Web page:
In recent years, combinatorial materials science has had a major impact helping to accelerate the discovery and development of new materials. The combinatorial approach encompasses the combinatorial synthesis and high-throughput characterization methods. Among the different techniques
for combinatorial synthesis, magnetron sputtering stands out. This deposition method allows the synthesis of thin films with varying gradients of composition. In combination with high through put characterization methods to determine the local composition, structure, and properties, this information can be used to generate material libraries. The generation of thin film libraries, in combination with machine learning algorithms, might constitute a key tool for discovering new materials because it covers a wide range of material compositions.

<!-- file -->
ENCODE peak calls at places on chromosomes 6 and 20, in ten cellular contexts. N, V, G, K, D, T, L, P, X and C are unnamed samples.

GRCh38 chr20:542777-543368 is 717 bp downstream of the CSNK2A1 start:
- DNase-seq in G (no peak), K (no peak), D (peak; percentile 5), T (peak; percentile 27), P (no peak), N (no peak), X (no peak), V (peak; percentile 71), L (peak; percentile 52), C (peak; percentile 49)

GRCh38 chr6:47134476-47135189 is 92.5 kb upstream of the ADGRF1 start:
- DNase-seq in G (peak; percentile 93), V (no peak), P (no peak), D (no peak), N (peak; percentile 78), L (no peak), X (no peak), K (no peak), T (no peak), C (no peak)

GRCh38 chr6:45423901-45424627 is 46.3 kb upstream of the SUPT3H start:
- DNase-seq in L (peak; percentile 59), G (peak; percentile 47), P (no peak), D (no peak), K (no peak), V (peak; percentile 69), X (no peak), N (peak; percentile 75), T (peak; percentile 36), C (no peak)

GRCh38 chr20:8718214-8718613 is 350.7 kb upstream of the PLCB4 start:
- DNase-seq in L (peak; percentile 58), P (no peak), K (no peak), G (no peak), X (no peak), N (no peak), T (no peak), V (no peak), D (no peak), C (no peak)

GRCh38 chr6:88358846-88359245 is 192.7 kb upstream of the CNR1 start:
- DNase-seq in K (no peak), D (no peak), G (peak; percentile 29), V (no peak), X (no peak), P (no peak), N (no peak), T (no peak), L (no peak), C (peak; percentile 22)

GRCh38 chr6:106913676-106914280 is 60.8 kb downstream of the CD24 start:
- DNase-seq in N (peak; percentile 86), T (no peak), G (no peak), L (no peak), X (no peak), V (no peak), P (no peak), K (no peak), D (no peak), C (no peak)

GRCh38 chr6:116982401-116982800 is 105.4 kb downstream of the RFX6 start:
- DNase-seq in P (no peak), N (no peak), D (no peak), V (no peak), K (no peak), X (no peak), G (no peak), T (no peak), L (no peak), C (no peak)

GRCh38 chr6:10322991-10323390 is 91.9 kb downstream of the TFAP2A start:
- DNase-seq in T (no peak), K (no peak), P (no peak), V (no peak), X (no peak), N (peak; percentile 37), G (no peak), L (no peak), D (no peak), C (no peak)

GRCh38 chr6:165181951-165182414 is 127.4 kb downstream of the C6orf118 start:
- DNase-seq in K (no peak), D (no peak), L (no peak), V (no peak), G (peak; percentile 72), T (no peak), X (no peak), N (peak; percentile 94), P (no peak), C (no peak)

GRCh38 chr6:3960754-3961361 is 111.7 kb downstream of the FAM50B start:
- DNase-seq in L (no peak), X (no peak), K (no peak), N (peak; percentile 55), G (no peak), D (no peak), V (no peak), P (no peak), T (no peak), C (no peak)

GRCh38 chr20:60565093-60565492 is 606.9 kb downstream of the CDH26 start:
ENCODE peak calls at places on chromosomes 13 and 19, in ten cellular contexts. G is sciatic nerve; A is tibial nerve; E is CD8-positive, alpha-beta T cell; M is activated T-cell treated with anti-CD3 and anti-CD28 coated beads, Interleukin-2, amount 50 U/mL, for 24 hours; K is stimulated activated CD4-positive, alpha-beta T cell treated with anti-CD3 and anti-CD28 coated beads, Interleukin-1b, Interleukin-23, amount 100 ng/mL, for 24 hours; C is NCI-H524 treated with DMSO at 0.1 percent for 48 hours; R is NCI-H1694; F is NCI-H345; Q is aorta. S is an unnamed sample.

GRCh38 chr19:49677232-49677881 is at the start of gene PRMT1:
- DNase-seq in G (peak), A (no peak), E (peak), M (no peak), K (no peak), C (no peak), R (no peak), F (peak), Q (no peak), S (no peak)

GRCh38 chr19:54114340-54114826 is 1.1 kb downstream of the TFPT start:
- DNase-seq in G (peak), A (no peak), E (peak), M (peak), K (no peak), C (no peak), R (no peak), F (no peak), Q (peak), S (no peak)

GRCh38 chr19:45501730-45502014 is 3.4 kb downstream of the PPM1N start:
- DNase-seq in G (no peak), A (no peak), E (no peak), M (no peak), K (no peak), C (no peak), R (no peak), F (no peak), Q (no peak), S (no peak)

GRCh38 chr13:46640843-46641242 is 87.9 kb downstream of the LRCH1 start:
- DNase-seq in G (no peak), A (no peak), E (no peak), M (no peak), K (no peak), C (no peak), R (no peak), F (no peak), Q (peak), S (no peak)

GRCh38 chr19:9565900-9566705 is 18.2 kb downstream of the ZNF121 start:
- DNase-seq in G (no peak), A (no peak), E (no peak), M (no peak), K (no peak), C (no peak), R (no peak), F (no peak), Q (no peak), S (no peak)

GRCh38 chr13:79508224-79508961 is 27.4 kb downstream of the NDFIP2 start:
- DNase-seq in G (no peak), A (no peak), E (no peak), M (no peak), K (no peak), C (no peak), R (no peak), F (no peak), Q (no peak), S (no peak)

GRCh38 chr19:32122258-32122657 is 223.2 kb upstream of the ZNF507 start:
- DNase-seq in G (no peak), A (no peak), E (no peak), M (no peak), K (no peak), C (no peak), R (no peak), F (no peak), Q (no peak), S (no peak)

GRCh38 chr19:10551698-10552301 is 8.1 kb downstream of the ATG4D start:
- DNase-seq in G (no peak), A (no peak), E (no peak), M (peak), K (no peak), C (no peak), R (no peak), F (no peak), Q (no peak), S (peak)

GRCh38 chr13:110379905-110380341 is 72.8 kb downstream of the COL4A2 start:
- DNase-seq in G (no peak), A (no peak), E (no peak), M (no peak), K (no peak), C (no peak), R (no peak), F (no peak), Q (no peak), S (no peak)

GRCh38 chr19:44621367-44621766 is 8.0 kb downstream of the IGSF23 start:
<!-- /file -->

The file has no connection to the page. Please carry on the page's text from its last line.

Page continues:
In this work, these ideas are applied to investigate shape memory alloys. Shape memory alloys are attracting a lot of attention both from the scientific community and from different industries, such as aerospace or biomedical sectors. In particular, NiTi-based shape memory alloys, due to their good biocompatibility, are already in use in different biomedical applications that benefit from their superelastic behaviour and/or shape memory effects. The main objectives of this work are two-fold. Firstly, to explore combinatorial synthesis based on magnetron sputtering to search for new NiTi-based shape memory alloys with improved properties. And secondly, to transfer the knowledge generated to the fabrication of new biomedical devices by additive manufacturing, particularly selective laser melting. Selective laser melting is a prototyping method that allows the fabrication of complex structures that could benefit from either the superelastic or shape memory effects of the new NiTi-based alloys, in applications such as cardiac valves or coronary stents.